At present, I have several biographical picture books already in the publishing pipeline, and several that are still searching for publishers. None of them are about easily recognized names, if you live in the U.S. Thankfully, with the help of wonderful editors and fantastic illustrators, I hope that these picture books will inspire young readers. Drum Dream Girl (Harcourt, 2015) is being illustrated by the amazing Rafael López, whose gorgeous art will help illuminate the life of a ten-year-old Chinese-African-Cuban girl who broke the island’s taboo against female drummers. The Sky Painter (Two Lions, 2015) will have beautiful, scientifically accurate illustrations by Aliona Bereghici, to show how a boy of Puerto Rican origin became the world’s greatest bird artist, by allowing birds to live, instead of following Audubon’s tradition of killing and posing them.

If children have heard Latin jazz or visited New York’s Natural History Museum, they’ve heard and seen the results of Millo Castro’s courage and Louis Agassiz Fuertes’ kindness, even though they are unlikely to have seen those names in a library or classroom. I firmly believe that it is time to make room for books about the lives of people who should be famous, rather than limiting young readers to books about people who are already famous.

No discussion of biographical writing is complete without the subject of autobiography. Writing a childhood memoir has been the greatest challenge of my life. It is strictly nonfiction—no imagining, only remembering. Certain memories are excruciatingly painful. I love recalling childhood trips to visit my extended family in Cuba, but I dread remembering the October 1962 Missile Crisis that ended those journeys. Enchanted Air, a Cold War Memoir (Atheneum, 2015) combines the two. Positive and negative. Joy and sorrow. Despair and hope. With a powerful cover illustration by one of the world’s greatest artists, Edel Rodríguez, this memoir already feels like my life’s work. It is a book that helps me reclaim the separated half of my family, and along with them, the half of my identity that was almost destroyed by politicians.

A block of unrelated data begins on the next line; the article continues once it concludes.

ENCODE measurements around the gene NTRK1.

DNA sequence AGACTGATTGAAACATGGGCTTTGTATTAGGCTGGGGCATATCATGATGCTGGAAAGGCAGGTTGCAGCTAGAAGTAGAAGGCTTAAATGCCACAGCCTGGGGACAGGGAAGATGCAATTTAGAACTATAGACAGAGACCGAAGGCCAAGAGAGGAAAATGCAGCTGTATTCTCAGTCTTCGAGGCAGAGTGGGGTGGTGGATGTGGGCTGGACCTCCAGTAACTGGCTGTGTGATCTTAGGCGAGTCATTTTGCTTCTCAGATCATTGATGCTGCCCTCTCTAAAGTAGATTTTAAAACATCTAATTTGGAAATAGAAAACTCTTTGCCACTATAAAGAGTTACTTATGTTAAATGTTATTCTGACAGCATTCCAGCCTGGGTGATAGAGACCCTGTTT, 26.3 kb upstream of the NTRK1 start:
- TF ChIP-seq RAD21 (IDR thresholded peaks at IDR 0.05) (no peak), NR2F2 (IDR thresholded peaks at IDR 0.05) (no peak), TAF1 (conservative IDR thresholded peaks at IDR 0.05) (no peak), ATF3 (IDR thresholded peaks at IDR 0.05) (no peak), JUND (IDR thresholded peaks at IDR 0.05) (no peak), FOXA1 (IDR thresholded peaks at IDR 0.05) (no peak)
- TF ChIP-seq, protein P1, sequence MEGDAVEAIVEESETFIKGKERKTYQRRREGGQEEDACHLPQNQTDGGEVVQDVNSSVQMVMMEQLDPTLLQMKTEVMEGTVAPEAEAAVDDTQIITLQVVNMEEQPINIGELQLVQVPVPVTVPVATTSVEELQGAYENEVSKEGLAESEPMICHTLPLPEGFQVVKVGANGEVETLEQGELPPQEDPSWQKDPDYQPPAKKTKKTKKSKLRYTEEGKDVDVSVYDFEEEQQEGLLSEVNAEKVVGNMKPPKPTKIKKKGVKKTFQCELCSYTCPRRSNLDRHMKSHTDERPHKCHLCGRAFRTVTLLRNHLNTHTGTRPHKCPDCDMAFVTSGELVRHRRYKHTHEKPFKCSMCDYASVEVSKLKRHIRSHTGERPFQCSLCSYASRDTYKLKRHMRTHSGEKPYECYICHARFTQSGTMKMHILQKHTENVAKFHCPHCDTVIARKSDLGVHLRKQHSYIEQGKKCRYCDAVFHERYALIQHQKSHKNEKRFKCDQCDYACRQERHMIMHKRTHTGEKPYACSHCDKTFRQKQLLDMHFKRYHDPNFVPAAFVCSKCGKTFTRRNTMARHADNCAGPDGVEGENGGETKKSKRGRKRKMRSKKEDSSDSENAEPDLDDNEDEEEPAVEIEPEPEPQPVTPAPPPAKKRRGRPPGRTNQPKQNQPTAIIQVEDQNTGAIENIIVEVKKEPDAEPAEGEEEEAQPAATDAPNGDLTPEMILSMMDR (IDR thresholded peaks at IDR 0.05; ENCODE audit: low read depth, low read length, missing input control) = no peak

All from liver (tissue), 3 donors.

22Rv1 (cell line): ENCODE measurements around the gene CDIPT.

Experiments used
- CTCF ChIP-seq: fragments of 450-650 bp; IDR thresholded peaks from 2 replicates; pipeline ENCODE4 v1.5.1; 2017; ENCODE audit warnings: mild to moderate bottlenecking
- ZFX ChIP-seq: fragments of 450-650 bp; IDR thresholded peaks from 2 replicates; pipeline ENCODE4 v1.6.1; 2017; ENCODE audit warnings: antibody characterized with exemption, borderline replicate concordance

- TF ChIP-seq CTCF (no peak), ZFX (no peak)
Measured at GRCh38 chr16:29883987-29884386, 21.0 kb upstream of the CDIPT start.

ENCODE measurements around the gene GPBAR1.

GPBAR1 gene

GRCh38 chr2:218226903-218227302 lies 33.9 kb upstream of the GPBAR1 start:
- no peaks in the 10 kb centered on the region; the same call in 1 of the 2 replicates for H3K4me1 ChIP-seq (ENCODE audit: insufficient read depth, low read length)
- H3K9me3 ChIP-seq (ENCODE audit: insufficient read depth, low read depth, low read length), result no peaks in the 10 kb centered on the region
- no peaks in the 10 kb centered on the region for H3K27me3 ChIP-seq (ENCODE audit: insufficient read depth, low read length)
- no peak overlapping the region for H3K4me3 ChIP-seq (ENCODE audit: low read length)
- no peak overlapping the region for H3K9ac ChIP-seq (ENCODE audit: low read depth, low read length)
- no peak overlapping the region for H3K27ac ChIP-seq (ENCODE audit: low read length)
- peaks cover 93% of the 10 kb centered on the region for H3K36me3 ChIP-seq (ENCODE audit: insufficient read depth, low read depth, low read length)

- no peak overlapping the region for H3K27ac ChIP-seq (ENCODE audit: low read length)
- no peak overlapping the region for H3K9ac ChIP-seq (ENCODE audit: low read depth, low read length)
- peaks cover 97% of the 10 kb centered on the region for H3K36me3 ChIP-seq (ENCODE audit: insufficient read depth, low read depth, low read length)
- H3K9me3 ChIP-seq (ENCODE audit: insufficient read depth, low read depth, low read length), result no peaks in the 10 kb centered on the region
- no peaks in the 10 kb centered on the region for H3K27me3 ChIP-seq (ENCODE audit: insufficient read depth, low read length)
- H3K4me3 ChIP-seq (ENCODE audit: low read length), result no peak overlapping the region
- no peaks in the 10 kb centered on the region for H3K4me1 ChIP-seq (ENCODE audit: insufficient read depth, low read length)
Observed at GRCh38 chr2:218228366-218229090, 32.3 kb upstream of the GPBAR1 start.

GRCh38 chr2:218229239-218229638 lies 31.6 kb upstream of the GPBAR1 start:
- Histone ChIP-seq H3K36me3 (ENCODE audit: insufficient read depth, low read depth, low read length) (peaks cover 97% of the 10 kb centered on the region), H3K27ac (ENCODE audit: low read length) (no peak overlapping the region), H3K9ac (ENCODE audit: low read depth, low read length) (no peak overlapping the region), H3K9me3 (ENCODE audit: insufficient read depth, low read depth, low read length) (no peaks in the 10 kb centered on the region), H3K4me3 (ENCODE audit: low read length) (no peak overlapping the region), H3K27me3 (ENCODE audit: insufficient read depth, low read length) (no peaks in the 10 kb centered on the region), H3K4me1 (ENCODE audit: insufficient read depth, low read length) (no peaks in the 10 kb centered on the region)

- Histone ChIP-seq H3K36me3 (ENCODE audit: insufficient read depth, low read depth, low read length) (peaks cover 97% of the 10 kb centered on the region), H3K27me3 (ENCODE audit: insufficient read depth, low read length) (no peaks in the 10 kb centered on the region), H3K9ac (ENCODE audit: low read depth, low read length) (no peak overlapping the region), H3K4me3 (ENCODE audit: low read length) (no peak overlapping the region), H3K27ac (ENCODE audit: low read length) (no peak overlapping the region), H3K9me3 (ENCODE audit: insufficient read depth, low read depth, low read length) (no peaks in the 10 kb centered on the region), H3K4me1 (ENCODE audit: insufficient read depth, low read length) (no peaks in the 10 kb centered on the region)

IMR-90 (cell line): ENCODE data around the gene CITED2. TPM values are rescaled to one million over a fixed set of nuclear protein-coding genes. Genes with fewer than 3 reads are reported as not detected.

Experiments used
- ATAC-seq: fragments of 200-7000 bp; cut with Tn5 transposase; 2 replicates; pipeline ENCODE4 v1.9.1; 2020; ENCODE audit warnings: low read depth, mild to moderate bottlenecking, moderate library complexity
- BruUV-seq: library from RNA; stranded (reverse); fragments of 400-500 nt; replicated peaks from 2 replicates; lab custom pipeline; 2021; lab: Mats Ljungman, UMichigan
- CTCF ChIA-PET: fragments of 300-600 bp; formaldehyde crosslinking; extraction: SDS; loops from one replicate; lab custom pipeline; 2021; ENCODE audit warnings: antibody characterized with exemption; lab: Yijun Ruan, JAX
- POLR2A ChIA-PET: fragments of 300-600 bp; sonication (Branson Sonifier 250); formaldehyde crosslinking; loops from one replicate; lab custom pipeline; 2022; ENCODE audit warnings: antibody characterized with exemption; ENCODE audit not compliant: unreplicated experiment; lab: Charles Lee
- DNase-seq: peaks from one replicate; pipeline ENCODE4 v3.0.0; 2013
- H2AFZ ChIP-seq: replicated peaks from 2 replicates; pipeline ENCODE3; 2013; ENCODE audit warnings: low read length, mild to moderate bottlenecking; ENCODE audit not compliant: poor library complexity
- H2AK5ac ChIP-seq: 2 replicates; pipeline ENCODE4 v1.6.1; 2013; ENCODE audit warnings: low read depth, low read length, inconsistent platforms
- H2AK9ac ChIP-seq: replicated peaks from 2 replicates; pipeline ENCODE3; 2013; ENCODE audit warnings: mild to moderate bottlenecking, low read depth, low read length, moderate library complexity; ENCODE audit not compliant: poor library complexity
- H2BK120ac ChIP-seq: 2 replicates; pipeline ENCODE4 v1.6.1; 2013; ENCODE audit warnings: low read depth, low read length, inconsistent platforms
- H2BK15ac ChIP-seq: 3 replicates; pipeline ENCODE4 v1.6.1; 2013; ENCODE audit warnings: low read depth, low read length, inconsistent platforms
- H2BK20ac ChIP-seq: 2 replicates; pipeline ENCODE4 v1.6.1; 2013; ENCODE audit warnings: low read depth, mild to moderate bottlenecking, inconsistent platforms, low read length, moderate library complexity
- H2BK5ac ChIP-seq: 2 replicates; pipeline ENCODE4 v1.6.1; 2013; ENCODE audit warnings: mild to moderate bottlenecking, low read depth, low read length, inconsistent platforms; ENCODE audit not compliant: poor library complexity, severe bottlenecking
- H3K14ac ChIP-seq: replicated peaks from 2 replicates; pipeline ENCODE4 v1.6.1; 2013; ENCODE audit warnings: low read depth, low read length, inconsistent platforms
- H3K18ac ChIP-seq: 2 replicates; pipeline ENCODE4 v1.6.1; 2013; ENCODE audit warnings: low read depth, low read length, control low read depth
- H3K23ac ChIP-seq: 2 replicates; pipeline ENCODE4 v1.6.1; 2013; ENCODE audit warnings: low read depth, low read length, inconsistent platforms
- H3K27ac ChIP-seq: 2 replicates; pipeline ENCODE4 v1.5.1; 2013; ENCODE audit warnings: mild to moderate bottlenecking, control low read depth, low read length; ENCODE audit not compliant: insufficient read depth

Writing about lives is a process of exploration, so even though the memoir feels like my life’s work, I’ve already found other people I hope to depict in verse novels and picture books. I’ve returned to the research stage, reading history, and deciding which parts of history have not yet been honestly portrayed.

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Margarita-HavanaMargarita Engle is the Cuban-American author of many young adult verse novels, including The Surrender Tree, which received the first Newbery Honor ever awarded to a Latino/a. Her books have also received multiple Pura Belpré Awards and Honors, as well as three Américas Awards and the Jane Addams Peace Award. Margarita’s newest verse novel is Silver People, Voices From the Panama Canal, and her newest picture book is Tiny Rabbit’s Big WishShe lives in central California, where she enjoys hiding in the forest to help train her husband’s wilderness search and rescue dogs. For more information, visit her author site and enjoy interviews by Caroline Starr Rose  and Robyn Hood Black.